Friday, June 10, 2011

New computer

I have a new computer, but it's not just any computer. This one, I actually built myself! I bought all the components, a case, hard drive, processor, dvd/cd drive, etc., and put it together on Sunday.

It all started with James's campaign of terror against the Mac. He kept saying he wanted a Dell, but I didn't want to buy him a new one, so I found an old one at the thrift store, and thought I'd try to upgrade it. Turned out it had a fried hard drive, so I thought maybe I could replace that, and I started looking for videos on YouTube on how to do it. When I saw it demonstrated, I realized that it's really pretty easy - same thing goes for replacing a cd-rom drive. But there was a hitch; I discovered that the computer was really pretty old - from about 2003 or so, and a lot of the connectors have changed in the meantime. Finding compatible parts looked like it was going to be a difficult, expensive process.

Then, while looking for "how to upgrade your computer" books in Chapters, I saw one on how to build your own pc. (This one). I took note of the title, and found it was available in our library, so I took it out and read it. This is when I decided I could do this myself, so I followed their "recipe" for building a budget computer, and gradually accumulated all the parts needed. Then on Sunday I followed their pictures and guidelines and put it all together. And believe it or not, it all worked perfectly the very first time!

Of course, they said they could assemble it in 30 minutes, while it took me 4 hours! And that included a trip to the computer store to buy another SATA cable, because the components only provided one for the dvd drive, not the hard drive.

Since this was a first-time attempt, I saved money by buying a $10 monitor at the Salvation Army, and a used keyboard and mouse for just a few dollars each. Now that I see how well it worked, I'll watch the sales and get a really nice monitor when I see a suitable one on sale - it's a bit weird to go back to this curved square screen again, as it's one of those old-fashioned monitors with the big long rear section, just like an old TV.

Now that I can do it, I'm going to save up and build a really super computer in a year or two: something with huge memory, that I can use as a media center, with all our movies on the hard drive, and connected to big HD TV! Ahhh, it gives me something to dream about...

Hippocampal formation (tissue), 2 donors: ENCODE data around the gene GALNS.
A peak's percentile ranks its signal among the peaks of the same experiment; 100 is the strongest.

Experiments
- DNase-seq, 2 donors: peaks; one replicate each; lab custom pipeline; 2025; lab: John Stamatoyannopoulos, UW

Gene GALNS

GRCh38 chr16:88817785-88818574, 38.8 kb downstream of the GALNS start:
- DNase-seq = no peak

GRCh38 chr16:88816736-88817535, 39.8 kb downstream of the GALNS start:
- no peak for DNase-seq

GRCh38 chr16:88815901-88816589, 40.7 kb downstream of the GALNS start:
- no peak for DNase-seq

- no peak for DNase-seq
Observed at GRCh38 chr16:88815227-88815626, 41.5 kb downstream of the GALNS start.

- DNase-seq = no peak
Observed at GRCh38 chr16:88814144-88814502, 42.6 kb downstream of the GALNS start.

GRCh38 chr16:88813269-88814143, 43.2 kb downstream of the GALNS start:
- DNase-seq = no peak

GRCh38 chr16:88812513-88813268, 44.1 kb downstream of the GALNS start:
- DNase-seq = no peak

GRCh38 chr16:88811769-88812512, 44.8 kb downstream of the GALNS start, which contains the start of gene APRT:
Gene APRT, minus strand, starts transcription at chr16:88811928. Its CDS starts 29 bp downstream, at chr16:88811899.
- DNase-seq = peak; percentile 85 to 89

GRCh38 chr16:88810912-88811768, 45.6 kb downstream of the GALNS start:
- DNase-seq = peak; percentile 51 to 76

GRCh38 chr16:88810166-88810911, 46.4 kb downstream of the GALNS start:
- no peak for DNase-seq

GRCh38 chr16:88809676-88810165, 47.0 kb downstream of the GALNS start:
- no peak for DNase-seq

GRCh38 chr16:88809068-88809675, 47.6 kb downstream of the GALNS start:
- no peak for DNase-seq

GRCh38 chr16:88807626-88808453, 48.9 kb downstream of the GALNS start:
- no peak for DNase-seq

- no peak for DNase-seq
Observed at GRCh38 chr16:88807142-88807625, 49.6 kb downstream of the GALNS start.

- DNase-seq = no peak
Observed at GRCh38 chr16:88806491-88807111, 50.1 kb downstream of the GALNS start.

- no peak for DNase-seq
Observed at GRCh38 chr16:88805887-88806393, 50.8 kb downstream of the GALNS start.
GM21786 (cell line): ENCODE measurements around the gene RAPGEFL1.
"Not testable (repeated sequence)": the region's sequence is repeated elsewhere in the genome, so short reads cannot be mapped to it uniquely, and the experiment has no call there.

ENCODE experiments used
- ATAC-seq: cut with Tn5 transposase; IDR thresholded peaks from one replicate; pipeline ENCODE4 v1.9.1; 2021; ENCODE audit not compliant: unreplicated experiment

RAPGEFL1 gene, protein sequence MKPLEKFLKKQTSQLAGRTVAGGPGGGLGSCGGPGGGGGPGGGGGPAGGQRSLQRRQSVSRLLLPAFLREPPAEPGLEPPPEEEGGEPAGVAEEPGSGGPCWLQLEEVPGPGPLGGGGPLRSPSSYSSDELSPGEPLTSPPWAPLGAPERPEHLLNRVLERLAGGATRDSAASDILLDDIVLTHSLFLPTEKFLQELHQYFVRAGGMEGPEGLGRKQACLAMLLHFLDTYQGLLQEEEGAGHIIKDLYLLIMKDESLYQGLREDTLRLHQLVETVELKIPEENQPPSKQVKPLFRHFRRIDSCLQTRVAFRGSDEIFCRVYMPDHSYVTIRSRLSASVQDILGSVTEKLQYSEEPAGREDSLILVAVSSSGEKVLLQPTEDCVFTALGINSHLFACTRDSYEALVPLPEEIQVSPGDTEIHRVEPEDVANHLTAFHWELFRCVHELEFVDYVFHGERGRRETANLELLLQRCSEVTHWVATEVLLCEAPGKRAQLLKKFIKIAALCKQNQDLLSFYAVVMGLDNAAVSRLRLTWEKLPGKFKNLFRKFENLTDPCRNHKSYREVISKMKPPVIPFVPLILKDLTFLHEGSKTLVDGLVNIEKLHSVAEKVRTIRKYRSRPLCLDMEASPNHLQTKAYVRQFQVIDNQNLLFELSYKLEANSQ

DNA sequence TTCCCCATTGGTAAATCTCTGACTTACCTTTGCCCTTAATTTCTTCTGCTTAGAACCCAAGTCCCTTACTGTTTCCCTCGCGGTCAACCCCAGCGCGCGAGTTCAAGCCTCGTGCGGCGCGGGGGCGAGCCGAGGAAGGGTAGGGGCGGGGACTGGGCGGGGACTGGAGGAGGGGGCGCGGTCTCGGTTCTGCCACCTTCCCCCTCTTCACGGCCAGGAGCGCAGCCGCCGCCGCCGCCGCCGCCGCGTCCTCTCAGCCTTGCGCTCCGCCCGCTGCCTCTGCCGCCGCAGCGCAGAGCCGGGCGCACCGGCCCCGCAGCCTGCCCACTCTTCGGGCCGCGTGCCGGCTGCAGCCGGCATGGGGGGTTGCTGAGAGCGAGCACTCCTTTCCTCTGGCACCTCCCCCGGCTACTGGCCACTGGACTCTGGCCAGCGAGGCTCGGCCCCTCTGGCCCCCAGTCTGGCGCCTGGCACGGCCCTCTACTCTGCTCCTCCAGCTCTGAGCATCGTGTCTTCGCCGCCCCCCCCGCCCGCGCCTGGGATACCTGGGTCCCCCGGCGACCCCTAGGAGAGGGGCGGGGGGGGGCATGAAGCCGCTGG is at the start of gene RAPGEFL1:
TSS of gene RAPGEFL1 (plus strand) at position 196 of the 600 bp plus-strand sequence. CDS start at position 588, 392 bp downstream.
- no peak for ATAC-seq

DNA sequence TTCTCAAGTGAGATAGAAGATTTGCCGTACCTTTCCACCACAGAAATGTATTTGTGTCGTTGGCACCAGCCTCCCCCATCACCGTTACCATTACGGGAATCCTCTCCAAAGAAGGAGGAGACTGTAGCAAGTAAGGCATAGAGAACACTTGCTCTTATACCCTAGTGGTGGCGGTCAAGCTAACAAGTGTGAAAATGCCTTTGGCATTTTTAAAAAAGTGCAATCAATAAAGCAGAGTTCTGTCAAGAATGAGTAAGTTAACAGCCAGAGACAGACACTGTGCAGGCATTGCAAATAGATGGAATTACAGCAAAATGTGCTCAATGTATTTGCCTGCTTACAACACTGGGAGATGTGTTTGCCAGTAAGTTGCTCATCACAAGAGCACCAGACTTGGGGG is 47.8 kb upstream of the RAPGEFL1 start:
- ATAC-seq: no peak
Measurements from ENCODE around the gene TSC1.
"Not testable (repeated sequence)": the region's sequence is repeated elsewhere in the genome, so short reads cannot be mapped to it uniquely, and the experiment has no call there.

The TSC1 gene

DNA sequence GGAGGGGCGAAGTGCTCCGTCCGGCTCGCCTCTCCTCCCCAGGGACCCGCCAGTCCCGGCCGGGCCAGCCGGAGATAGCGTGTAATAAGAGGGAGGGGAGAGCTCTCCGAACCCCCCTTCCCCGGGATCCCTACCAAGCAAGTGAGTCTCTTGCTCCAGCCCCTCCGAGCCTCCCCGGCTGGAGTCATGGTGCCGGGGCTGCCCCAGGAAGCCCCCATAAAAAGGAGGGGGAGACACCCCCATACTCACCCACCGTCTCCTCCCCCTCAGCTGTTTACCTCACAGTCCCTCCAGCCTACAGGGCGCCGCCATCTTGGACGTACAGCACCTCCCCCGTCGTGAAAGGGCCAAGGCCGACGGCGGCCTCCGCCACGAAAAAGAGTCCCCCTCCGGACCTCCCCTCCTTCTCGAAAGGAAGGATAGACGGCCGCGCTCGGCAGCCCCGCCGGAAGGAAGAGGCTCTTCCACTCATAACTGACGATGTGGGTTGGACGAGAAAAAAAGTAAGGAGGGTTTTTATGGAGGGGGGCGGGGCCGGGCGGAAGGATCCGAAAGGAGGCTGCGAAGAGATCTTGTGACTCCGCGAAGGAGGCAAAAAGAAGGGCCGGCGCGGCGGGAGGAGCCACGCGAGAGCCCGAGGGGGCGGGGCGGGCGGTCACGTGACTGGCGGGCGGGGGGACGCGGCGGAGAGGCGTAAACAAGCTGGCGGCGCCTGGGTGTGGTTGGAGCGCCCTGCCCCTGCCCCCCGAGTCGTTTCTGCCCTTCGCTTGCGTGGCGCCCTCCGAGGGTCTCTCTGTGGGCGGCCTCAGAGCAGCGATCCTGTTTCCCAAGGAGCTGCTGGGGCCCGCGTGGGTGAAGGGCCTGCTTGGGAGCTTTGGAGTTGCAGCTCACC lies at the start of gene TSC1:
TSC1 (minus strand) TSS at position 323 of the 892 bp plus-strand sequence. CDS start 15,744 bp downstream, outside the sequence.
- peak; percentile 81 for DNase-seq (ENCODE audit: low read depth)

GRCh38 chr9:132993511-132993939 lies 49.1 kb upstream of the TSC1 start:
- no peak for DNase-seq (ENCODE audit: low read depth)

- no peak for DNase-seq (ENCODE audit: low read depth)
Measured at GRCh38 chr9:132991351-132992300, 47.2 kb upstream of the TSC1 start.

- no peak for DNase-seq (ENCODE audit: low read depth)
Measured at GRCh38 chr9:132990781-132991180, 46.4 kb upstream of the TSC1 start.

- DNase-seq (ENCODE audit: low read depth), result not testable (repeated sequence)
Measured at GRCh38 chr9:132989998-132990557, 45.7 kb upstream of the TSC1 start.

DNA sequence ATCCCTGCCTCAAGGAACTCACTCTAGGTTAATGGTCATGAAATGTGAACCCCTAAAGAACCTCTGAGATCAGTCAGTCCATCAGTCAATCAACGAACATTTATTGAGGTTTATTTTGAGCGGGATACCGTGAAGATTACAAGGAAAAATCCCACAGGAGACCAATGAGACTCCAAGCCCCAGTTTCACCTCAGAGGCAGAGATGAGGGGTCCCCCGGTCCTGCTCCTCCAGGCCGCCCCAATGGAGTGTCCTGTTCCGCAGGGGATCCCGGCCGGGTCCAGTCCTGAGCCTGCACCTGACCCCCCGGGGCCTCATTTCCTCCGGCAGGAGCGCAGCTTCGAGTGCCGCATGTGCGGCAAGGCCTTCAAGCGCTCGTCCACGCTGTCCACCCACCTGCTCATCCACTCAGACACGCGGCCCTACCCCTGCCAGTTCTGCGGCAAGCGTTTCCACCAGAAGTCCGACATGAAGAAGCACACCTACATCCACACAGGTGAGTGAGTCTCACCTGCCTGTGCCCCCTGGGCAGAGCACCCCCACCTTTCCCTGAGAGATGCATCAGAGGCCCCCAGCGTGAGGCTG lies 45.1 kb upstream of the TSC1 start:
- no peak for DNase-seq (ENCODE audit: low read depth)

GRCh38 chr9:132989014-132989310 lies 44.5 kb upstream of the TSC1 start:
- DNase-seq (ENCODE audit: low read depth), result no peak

Here are the components I used:

Case - ANTEC NSK 4482B (Power and fan included)
Motherboard - MB ASROCK K10N78M-PRO
Processor - CPU AMD|ATH II X2 250 3.0G AM3 RT
Memory - 2x2GB Crucial CT2KIT25664AA800 R (4GB total)
Hard Drive - SEAGATE ST3500418AS 500 GB
Optical Drive - Asus
Speakers - Altec Lansing 2.0 Computer Speaker (VS2620)
Monitor - Dell (used)
Keyboard - Dynex wired (used)
Mouse - Logitech wired (used)

It's almost exactly what was recommended in the book for a "budget system", except that the processor they called for was #240, I think, and this slightly more advanced model had replaced it. I'm just a beginner, and I didn't know enough about computer building to feel competent to change the components, but maybe someday I will.

I strongly recommend the book to anyone thinking of building a pc. For the most part it's very easy to understand - they occasionally get swept away using acronyms and tech terms, but eventually you'll find a definition or explanation of what they're talking about. Before I tried this, my only computer hardware experience had been connecting cables at the back and prying off keyboard keys to clean the dust and hair that was gumming up the works. If I can have a success the first time, I think anyone can, you just have to be patient and read the instructions and get a clear idea of what you're about to do.

Taking apart the old computer was a big help - it was useful to actually see how things fitted onto a motherboard, how big a processor and fan were, how many cables there were, etc. It made the real thing much easier to comprehend.

Here's a picture:


Blogger Priscilla said...

Smarty pants!
Personally I wouldn't know how to begin. That's why I'm a Mac! I go the easy route.
You are a star!

8:08 pm  
Blogger Alan Stewart said...

Wow! I'm impressed. When I needed a "new" computer I settled for an $80 special off lease -- came back from being leased. I think that I actually installed an ethernet card and a sound card years ago, but I don't even like the idea of opening up the back of my computer. One time I did it there were spiderwebs in there and ick. The idea of "vacuuming it out", which I read, didn't sound too bright to me.

Just having utube videos around (for anything) is comforting. I'll definitely consider this option in the future.

3:29 pm  
Blogger Tina said...

I've been meaning to stop by and congratulate you on this! What a smart approach. Thanks for sharing, maybe it will give me courage to try it myself one of these days! :-)

6:34 am  

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